• Could The Brian Kelly Coaching Change Lead To A Rule Change?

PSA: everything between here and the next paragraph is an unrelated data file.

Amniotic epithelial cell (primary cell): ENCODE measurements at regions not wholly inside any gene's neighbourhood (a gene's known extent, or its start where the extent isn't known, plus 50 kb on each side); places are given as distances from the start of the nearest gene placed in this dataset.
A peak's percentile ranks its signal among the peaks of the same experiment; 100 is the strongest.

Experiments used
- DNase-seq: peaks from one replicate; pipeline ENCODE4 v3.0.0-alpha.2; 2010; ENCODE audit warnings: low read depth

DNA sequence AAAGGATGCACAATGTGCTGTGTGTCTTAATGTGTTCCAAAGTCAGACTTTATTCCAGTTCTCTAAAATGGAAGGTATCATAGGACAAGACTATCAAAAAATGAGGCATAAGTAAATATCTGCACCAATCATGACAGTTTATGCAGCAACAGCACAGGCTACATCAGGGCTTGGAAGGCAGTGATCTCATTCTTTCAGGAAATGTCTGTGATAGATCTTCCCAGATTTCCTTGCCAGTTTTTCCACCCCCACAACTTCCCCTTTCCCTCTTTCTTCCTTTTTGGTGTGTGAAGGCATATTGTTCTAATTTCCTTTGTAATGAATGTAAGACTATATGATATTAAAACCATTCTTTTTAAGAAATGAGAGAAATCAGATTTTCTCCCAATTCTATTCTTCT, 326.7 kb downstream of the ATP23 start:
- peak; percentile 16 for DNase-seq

Darren Yamashita-USA TODAY Sports The NCAA football coaching carousel has begun and has already shown to shake things up a bit. News broke on Sunday that Lincoln Riley was departing Oklahoma and heading to USC.[1] Also notably, Brian Kelly left Notre Dame and is on the move to Baton Rouge to become the next head coach for LSU.[2] In addition, a variety of other programs have made announcements of new hires. However, there is one major issue looming. The 2020-2021 season is not entirely over yet. While the college football playoff hope is all but decimated for Oklahoma after losing to Oklahoma State and not qualifying for the Big 12 title game, Notre Dame is not entirely out of the playoff picture. They are currently ranked 6th with all five teams ahead of them playing this upcoming weekend in their conference championship games.[3] While only four teams will make the college football playoff, it is not outlandish to consider Notre Dame may potentially be amongst the top four teams remaining, contingent on some outcomes this coming weekend. In short, this is where the issue comes into play. Notre Dame has a chance to be a college football playoff team, yet their head coach just left the program. But this should not matter, right? Wrong. This does in fact matter. And the worst part about it for Notre Dame players is this fact clearly matters to the college football playoff selection committee. Committee Chair Gary Barta stated, that "once the championship games wrap up .... our protocol does include the ability for the committee to consider a player or coach not being available."[4] Pause right there. Do you understand the implication this statement has? To put it plain and simple, whether it ultimately impacts this decision, and whether Notre Dame even qualifies as a potential top-four team is irrelevant. The fact alone that a coach, here Brian Kelly, departing a program can impact a team’s final ranking is incredibly significant. So significant, that Athletic Directors everywhere will likely need to reconsider this implication in future coaching contract negotiations. It is simply not good for NCAA Football, programs, or its players that a coach departing can have this strong of an impact on a team’s ranking after a full regular season of play. Whether or not it is fair for the committee to consider this, is beside the point. The point is that Athletic Directors everywhere will now likely need to amply protect their programs by reconsidering this point of leverage in their coaching contracts liquidated damages provisions. If a coach harms a team like this, the coach should have to pay. Alternatively, there is another solution. A rule change. While the NCAA may not have the direct authority to limit coaches to a window of when they are permitted to seek other employment, institutions have the discretion to make hiring decisions when they are inclined. Whether a formal agreement is reached at the conference level, or this elevates to the NCAA, an initiative driven by Athletic Directions and institutions seems reasonable to restrict coaches’ mobility during the final weeks of the season. This may even be construed as a reasonable, short-term non-compete. It is undoubtedly not in the best interest of NCAA Football to have a team play an entire regular season of games just to have their coach leave, and then the team ultimately be the party punished out of the chance to compete in the postseason. If schools, conferences, or even the entire NCAA can agree to withhold from hiring new head coaches until after the National Championship, this issue would become moot. However, this is easier said than done. The reason that schools want a leg up and rush to hire a new coach as soon as possible is that coaches have an obvious impact on recruiting. This was further evidenced this week when Five-star QB Malachi Nelson flipped his commitment from Oklahoma to USC to follow Lincoln Riley.[5] The sooner (no pun intended) a coach is announced somewhere, the sooner their impact can be felt on the program’s recruitment. Realistically, what is the solution then? A solution may be to extend the recruitment dead period through November and December and perhaps even the beginning of January. The NCAA can implement such a rule change, which may serve as a partial deterrent from coaches changing schools so quickly. However, for such a rule change to be effective the NCAA may need to reevaluate the current dead period contact rules and give them more teeth. The current dead period rules permit athletes and coaches to communicate via phone, email, and other forms of digital communication during this period. The dead period limitation is mainly targeted at limiting in-person recruiting.[6] For such a rule change to be effective, the dead period restriction may need to deter all levels of communication. Surely, this change may prove difficult to enforce. Further, a counterargument may even reasonably be made asserting that this limitation may ultimately hinder student-athletes ability to be recruited. This concern may be even more detrimental than the issues caused from coaching changes. Ultimately, it seems clear that the proposed solutions may not be the perfect answer or the final recommendations to combat the coaching carousel issue. However, the fact remains that Athletic Directors, schools, conferences, and potentially the NCAA need to act. It is unjust for NCAA Football that a (likely financially motivated) coaching change can impact a postseason berth. For a sport that strives on competitive equity, this does not drive competition, and it is surely not equal. Perhaps, it is time for a change. This article is also available on LongRunSports at Anthony Studnicka is a licensed attorney who also holds a Masters in Sports Law and Business from Arizona State University. He is the founder of and can be found on twitter at @Anthony_Stud. [1] Mark Schlabach, Lincoln Riley Leaving Oklahoma To Be USC Head Football Coach, ESPN (Nov. 28, 2021), [2] Michael Shapiro, LSU Officially Names Brian Kelly Next Head Coach, Sports Illustrated (Nov. 30, 2021), [3] College Football Playoff, College Football Playoff Rankings, (last visited: Dec. 1, 2021) [4] Bryan Driskell, Brian Kelly’s Departure Didn’t Impact Notre Dame’s Playoff Ranking …. Yet, Sports Illustrated (Dec. 1, 2021), [5] Tom VanHaaren, Five-Star QB Malachi Nelson First Former Oklahoma Sooners Commit To Follow Lincoln Riley To USC Trojans, ESPN (Nov. 30, 2021), [6] Next College Student Athlete, What Is The NCAA Dead Period?, NCSA (last visited: Dec. 1, 2021)